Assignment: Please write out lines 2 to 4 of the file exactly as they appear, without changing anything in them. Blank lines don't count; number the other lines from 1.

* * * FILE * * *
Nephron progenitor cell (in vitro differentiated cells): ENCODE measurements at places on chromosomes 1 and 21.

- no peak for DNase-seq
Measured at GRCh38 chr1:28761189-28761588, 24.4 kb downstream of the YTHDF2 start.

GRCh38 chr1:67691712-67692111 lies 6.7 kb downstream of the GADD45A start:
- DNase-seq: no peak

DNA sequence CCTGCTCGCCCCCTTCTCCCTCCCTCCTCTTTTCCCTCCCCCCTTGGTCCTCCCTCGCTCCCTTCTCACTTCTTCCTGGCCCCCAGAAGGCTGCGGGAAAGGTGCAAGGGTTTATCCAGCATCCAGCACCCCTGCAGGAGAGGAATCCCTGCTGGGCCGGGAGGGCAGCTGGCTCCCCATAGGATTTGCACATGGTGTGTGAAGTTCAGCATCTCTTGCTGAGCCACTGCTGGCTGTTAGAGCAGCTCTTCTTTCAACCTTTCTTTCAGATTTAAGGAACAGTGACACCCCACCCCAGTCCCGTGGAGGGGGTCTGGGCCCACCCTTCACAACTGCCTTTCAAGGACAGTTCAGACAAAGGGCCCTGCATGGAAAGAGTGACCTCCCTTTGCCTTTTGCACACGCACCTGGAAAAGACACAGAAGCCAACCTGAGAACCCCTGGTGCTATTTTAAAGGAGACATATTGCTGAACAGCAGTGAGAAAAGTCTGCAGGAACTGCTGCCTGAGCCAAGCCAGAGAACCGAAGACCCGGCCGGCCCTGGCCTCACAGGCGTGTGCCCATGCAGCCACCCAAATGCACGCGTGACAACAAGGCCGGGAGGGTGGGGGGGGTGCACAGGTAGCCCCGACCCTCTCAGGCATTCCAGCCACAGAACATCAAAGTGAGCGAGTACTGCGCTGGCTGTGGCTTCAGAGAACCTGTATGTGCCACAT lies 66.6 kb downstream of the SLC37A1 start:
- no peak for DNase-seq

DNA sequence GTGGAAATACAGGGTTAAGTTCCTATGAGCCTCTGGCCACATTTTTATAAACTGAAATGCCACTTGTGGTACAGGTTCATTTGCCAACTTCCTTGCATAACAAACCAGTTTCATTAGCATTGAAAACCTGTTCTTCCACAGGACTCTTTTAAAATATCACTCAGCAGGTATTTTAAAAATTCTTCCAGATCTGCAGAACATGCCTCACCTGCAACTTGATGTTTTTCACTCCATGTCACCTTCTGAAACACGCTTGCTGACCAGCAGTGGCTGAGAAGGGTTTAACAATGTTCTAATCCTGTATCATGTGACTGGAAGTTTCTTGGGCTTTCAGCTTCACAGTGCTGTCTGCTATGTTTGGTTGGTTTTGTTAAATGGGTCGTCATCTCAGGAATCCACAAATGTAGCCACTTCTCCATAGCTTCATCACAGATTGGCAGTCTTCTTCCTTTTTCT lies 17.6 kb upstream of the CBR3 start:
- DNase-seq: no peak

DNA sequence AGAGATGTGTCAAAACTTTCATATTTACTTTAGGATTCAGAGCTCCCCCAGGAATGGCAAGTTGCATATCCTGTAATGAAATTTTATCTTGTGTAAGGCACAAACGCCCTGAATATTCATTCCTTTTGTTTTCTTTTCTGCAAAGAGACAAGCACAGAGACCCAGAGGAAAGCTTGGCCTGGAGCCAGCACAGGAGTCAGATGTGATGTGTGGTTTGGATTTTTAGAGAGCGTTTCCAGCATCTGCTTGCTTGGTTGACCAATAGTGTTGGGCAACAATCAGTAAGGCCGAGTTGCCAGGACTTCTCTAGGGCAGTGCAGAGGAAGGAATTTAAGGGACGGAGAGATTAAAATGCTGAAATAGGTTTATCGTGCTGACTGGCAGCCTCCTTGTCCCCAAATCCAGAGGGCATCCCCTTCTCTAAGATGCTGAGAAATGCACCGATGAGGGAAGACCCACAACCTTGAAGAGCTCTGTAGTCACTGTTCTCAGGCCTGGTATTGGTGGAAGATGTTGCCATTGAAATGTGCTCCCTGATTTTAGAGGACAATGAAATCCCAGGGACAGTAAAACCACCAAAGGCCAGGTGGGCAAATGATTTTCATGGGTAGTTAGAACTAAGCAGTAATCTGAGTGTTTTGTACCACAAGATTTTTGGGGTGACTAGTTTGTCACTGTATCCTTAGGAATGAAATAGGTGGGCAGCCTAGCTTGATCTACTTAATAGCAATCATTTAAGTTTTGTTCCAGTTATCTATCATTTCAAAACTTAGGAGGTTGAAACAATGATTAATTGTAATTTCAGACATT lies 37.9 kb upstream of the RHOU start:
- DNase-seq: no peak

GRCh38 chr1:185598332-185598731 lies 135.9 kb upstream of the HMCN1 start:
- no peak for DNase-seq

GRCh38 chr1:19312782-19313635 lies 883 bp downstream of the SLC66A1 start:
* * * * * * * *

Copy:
- no peak for DNase-seq
Measured at GRCh38 chr1:28761189-28761588, 24.4 kb downstream of the YTHDF2 start.

GRCh38 chr1:67691712-67692111 lies 6.7 kb downstream of the GADD45A start: